Yesterday’s announcement that CVS has finalized negotiations to acquire Aetna for $77 billion seems to underscore the healthcare market’s growing preference for vertical integration. The goal of the vertical model is to reduce fragmented care and align provider incentives. Some observers have noted that having different medical and pharmacy providers, each managing their own space, may be counter-productive to patients and providers.
In fact, the last several years have seen significant transition in pharmacy delivery models in the direction of integration. After CVS acquired Caremark, the new organization introduced the “Maintenance Choice” program, which incented fulfillment of maintenance medications through retail. Mail order growth stalled and soon nearly all PBMs had similar retail offerings. More recently, United Healthcare (and its Optum Rx division) began marketing a coordinated program in which member health is improved by more holistic management across the medical/pharmacy continuum.
CVS/Aetna intends to take this a big step further by melding CVS’s physical footprint with stores and walk-in clinics with Aetna’s medical networks. It’s unclear how this delivery will coordinate with Aetna’s existing physician network and if there is any financial impact to in-network physicians. But there is the potential that Aetna will be able to drive its members into more appropriate settings to access primary care -- converting unnecessary ER visits into retail clinic visits.
What to expect, and when
The arrangement must go through regulatory approval, which will require significant resources from both organizations. Although large transactions in other areas (such as AT&T and Time Warner) were challenged, many observers feel that the transaction will be approved. If so, employers can expect the 2018 procurement season to have significant noise:
- At least two major pharmacy providers — Anthem and CVS — are undergoing major delivery changes that will not be finalized by 1/1/19.
- Other key providers across the continuum will likely review their current strategies including large stand-alone PBMs like Express Scripts and other key delivery players like Walgreens and Rite-Aid in the retail space and Cardinal Health, AmerisourceBergen and McKesson in the wholesaler space.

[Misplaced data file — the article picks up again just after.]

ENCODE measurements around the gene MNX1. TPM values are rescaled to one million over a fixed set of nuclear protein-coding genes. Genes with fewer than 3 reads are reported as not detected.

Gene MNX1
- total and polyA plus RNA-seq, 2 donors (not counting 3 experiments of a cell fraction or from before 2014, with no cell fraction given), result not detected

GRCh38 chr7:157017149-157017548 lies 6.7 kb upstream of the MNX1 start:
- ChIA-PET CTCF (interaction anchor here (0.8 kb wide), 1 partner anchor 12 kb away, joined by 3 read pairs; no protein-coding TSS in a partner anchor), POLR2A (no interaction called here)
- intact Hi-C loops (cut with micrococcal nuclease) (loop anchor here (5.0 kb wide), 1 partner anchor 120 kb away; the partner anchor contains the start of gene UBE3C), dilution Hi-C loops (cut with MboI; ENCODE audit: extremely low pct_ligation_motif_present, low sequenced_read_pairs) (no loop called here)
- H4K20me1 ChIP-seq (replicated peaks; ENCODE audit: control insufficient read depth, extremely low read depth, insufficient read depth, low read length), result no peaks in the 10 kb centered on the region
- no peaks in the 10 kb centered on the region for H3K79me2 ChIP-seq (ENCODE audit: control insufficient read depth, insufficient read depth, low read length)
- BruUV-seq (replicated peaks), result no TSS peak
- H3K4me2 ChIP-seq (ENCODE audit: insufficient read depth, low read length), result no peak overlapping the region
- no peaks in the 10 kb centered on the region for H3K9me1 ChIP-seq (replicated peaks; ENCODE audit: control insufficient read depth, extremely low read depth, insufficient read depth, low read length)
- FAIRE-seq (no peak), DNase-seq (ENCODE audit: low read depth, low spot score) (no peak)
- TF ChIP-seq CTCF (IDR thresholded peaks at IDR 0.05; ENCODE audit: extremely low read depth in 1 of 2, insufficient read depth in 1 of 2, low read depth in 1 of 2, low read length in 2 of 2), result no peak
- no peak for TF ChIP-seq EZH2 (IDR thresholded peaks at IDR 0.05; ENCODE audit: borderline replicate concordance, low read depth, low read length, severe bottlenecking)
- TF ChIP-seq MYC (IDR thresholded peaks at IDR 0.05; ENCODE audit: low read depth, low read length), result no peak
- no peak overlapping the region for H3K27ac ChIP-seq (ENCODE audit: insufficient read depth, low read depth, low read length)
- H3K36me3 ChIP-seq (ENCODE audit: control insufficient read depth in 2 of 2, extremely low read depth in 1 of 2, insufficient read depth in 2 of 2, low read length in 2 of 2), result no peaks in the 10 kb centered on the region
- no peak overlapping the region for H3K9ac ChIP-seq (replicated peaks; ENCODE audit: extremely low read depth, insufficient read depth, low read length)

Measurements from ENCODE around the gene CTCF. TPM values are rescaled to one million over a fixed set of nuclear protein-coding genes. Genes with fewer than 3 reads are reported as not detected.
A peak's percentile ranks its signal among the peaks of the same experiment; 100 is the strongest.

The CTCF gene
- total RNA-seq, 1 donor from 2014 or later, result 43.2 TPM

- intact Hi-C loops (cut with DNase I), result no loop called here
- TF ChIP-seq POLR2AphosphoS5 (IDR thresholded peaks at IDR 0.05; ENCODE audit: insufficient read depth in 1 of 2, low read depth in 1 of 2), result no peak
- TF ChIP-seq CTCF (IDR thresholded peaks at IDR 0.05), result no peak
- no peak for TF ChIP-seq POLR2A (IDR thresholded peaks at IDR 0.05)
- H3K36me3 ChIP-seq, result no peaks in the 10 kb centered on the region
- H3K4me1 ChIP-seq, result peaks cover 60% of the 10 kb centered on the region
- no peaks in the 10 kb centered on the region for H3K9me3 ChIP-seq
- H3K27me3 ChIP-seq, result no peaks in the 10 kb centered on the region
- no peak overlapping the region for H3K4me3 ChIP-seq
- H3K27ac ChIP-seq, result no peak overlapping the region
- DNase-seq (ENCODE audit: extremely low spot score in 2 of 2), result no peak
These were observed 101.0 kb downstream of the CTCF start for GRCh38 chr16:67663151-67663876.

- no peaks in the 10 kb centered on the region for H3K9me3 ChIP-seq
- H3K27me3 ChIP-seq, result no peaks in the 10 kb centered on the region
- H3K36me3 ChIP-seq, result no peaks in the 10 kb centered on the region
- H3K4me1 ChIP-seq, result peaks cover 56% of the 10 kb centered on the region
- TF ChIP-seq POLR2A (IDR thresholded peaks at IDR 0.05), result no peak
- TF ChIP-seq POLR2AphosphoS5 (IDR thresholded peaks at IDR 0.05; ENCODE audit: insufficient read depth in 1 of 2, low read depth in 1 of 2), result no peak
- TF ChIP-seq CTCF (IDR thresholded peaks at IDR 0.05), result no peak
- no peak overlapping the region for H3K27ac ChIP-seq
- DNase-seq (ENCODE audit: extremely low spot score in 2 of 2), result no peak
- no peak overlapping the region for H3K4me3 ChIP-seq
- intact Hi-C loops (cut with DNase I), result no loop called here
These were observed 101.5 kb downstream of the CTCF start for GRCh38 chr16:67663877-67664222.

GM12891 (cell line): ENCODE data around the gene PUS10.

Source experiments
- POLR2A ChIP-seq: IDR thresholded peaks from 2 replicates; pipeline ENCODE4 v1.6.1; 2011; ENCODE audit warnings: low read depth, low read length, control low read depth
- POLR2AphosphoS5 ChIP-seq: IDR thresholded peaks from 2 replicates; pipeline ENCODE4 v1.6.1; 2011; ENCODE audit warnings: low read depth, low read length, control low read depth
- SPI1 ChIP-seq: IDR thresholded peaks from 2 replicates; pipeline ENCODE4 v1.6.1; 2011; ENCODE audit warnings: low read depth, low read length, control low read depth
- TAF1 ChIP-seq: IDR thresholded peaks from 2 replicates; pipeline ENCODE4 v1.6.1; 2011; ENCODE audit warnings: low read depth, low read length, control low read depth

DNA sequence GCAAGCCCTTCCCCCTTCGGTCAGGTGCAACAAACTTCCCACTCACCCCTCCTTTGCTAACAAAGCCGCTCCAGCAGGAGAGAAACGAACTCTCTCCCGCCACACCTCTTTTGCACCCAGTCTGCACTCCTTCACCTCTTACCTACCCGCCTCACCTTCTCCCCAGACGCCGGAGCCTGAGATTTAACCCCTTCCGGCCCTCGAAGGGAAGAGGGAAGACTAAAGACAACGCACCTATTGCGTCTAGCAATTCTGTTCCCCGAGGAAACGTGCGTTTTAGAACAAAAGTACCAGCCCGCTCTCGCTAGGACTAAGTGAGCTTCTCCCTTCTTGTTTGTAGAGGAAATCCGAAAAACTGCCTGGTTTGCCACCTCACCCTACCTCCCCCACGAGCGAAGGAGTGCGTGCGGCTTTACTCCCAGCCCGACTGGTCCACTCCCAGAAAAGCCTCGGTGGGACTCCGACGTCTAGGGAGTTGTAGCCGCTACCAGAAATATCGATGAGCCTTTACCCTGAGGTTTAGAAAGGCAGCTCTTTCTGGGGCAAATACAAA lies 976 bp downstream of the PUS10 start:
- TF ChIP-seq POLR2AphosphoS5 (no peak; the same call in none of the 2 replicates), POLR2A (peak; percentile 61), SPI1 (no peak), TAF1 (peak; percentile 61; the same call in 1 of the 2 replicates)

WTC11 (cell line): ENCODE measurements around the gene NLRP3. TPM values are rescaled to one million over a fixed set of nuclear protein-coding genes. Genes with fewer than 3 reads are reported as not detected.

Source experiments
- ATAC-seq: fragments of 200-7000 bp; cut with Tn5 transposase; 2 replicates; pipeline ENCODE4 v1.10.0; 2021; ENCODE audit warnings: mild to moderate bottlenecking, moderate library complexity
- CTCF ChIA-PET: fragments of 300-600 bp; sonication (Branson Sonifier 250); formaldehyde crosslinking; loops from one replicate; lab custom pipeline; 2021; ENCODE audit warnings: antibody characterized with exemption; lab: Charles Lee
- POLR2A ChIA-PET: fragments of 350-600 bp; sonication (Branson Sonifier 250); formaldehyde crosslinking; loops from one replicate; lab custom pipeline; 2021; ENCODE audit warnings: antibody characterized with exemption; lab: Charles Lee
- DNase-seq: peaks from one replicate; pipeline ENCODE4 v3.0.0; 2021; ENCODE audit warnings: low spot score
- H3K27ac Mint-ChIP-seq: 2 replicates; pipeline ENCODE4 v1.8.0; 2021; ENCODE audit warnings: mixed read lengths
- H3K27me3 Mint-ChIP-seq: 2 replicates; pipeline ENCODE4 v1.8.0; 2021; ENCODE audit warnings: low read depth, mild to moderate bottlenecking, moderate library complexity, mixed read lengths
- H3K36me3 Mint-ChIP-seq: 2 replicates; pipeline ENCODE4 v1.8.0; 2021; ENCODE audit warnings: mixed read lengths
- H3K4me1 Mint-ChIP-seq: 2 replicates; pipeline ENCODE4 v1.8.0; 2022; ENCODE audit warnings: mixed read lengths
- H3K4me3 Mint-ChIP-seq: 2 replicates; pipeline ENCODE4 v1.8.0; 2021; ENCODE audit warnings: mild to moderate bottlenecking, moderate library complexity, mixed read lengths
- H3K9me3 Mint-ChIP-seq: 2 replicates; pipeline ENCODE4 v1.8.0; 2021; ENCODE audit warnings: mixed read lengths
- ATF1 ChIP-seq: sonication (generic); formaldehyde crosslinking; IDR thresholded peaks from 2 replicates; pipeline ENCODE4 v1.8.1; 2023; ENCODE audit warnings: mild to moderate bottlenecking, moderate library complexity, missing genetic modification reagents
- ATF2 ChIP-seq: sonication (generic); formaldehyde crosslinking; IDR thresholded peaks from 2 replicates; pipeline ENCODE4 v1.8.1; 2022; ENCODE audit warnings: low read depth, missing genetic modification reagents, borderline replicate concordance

- There’s a possibility that players such as Walgreens and Humana will look to copy this arrangement through some sort of strategic alliance.
- Both entities offer Part D solutions so these offerings may be amended in the future.
Longer term, while the combination creates a new player, it’s unclear if other options will become less available resulting in fewer options. For instance, in certain business segments, will integrated players no longer allow pharmacy to be carved out to another provider, or make it more difficult to do so? There has been speculation that other parties — notably Amazon — might enter the pharmacy space in some capacity. While their entry is still in play this transaction may result in other players assessing different entry strategies.
Mercer will follow these developments so that plan sponsors can make informed decisions regarding their impact. As the various entities focus on their new strategies, understanding how these align -- or don’t align – with your strategy will be increasingly important.
David Dross was quoted in this New York Times article about the merger.